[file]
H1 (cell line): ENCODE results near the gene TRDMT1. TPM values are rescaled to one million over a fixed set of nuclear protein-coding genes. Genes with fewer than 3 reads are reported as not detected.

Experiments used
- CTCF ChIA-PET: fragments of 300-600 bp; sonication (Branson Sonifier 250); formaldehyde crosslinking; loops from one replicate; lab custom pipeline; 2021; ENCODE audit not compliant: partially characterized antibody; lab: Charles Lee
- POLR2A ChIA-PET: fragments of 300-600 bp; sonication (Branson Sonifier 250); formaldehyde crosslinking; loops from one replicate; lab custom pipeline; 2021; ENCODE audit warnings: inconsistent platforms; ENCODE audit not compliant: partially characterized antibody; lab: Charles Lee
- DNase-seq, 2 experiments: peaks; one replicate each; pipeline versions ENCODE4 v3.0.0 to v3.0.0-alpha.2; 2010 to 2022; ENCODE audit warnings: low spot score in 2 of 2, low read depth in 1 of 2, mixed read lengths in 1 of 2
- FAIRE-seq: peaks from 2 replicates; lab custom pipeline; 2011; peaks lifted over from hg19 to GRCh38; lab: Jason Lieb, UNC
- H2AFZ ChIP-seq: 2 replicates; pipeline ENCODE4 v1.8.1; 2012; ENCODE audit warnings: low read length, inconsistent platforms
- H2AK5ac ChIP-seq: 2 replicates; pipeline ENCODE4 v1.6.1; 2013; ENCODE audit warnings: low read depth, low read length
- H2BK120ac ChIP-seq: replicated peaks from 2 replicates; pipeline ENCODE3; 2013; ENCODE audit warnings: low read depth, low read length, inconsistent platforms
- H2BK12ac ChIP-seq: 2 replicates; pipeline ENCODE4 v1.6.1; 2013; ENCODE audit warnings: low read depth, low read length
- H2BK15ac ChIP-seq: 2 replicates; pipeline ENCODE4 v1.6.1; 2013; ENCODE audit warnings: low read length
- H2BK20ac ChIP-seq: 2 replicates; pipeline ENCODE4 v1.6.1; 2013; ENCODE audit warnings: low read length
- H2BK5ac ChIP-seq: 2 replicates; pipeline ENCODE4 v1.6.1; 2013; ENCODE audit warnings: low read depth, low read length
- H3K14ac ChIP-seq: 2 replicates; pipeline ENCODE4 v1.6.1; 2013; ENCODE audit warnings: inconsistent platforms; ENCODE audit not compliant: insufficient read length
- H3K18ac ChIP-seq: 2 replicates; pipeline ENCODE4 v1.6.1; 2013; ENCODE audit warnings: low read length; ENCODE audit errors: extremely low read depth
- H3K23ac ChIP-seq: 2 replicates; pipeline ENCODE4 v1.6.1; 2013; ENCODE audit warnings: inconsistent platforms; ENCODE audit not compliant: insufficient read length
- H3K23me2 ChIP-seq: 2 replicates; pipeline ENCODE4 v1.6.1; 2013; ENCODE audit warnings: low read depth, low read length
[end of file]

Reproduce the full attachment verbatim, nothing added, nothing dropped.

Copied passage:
H1 (cell line): ENCODE results near the gene TRDMT1. TPM values are rescaled to one million over a fixed set of nuclear protein-coding genes. Genes with fewer than 3 reads are reported as not detected.

Experiments used
- CTCF ChIA-PET: fragments of 300-600 bp; sonication (Branson Sonifier 250); formaldehyde crosslinking; loops from one replicate; lab custom pipeline; 2021; ENCODE audit not compliant: partially characterized antibody; lab: Charles Lee
- POLR2A ChIA-PET: fragments of 300-600 bp; sonication (Branson Sonifier 250); formaldehyde crosslinking; loops from one replicate; lab custom pipeline; 2021; ENCODE audit warnings: inconsistent platforms; ENCODE audit not compliant: partially characterized antibody; lab: Charles Lee
- DNase-seq, 2 experiments: peaks; one replicate each; pipeline versions ENCODE4 v3.0.0 to v3.0.0-alpha.2; 2010 to 2022; ENCODE audit warnings: low spot score in 2 of 2, low read depth in 1 of 2, mixed read lengths in 1 of 2
- FAIRE-seq: peaks from 2 replicates; lab custom pipeline; 2011; peaks lifted over from hg19 to GRCh38; lab: Jason Lieb, UNC
- H2AFZ ChIP-seq: 2 replicates; pipeline ENCODE4 v1.8.1; 2012; ENCODE audit warnings: low read length, inconsistent platforms
- H2AK5ac ChIP-seq: 2 replicates; pipeline ENCODE4 v1.6.1; 2013; ENCODE audit warnings: low read depth, low read length
- H2BK120ac ChIP-seq: replicated peaks from 2 replicates; pipeline ENCODE3; 2013; ENCODE audit warnings: low read depth, low read length, inconsistent platforms
- H2BK12ac ChIP-seq: 2 replicates; pipeline ENCODE4 v1.6.1; 2013; ENCODE audit warnings: low read depth, low read length
- H2BK15ac ChIP-seq: 2 replicates; pipeline ENCODE4 v1.6.1; 2013; ENCODE audit warnings: low read length
- H2BK20ac ChIP-seq: 2 replicates; pipeline ENCODE4 v1.6.1; 2013; ENCODE audit warnings: low read length
- H2BK5ac ChIP-seq: 2 replicates; pipeline ENCODE4 v1.6.1; 2013; ENCODE audit warnings: low read depth, low read length
- H3K14ac ChIP-seq: 2 replicates; pipeline ENCODE4 v1.6.1; 2013; ENCODE audit warnings: inconsistent platforms; ENCODE audit not compliant: insufficient read length
- H3K18ac ChIP-seq: 2 replicates; pipeline ENCODE4 v1.6.1; 2013; ENCODE audit warnings: low read length; ENCODE audit errors: extremely low read depth
- H3K23ac ChIP-seq: 2 replicates; pipeline ENCODE4 v1.6.1; 2013; ENCODE audit warnings: inconsistent platforms; ENCODE audit not compliant: insufficient read length
- H3K23me2 ChIP-seq: 2 replicates; pipeline ENCODE4 v1.6.1; 2013; ENCODE audit warnings: low read depth, low read length